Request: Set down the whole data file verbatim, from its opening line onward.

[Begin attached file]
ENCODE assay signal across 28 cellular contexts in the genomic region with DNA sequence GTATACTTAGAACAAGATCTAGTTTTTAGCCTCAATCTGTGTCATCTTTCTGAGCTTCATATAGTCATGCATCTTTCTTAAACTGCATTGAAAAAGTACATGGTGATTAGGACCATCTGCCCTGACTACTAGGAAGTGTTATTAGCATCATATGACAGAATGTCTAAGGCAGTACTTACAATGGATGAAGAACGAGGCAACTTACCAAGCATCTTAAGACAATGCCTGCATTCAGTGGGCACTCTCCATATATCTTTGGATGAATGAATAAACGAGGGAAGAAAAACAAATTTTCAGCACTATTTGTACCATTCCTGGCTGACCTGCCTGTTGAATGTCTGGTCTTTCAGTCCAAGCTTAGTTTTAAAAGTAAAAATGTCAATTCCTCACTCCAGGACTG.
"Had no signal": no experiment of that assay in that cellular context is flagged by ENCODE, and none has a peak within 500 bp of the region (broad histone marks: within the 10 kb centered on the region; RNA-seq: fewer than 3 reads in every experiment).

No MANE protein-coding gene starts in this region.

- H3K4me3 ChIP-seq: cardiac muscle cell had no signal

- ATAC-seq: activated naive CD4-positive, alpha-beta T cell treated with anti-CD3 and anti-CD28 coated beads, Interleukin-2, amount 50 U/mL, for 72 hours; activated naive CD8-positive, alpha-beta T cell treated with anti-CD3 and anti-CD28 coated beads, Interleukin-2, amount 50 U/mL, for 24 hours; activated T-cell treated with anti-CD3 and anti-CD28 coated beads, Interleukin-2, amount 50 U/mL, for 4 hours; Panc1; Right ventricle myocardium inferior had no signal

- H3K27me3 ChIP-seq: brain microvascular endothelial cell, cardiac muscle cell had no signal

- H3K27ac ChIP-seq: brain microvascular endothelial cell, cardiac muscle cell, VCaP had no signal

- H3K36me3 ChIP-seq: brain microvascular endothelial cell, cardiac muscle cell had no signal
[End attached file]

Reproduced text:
ENCODE assay signal across 28 cellular contexts in the genomic region with DNA sequence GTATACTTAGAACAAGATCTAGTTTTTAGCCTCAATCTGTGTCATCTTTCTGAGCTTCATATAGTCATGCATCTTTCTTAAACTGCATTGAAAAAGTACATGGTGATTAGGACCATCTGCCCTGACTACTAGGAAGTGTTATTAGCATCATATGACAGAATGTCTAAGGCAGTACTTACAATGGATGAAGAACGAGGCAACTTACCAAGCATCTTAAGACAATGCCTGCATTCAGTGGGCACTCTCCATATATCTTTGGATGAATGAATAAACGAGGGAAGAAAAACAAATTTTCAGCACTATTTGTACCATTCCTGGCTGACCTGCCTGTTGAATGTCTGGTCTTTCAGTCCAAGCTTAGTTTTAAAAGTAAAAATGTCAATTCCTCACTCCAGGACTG.
"Had no signal": no experiment of that assay in that cellular context is flagged by ENCODE, and none has a peak within 500 bp of the region (broad histone marks: within the 10 kb centered on the region; RNA-seq: fewer than 3 reads in every experiment).

No MANE protein-coding gene starts in this region.

- H3K4me3 ChIP-seq: cardiac muscle cell had no signal

- ATAC-seq: activated naive CD4-positive, alpha-beta T cell treated with anti-CD3 and anti-CD28 coated beads, Interleukin-2, amount 50 U/mL, for 72 hours; activated naive CD8-positive, alpha-beta T cell treated with anti-CD3 and anti-CD28 coated beads, Interleukin-2, amount 50 U/mL, for 24 hours; activated T-cell treated with anti-CD3 and anti-CD28 coated beads, Interleukin-2, amount 50 U/mL, for 4 hours; Panc1; Right ventricle myocardium inferior had no signal

- H3K27me3 ChIP-seq: brain microvascular endothelial cell, cardiac muscle cell had no signal

- H3K27ac ChIP-seq: brain microvascular endothelial cell, cardiac muscle cell, VCaP had no signal

- H3K36me3 ChIP-seq: brain microvascular endothelial cell, cardiac muscle cell had no signal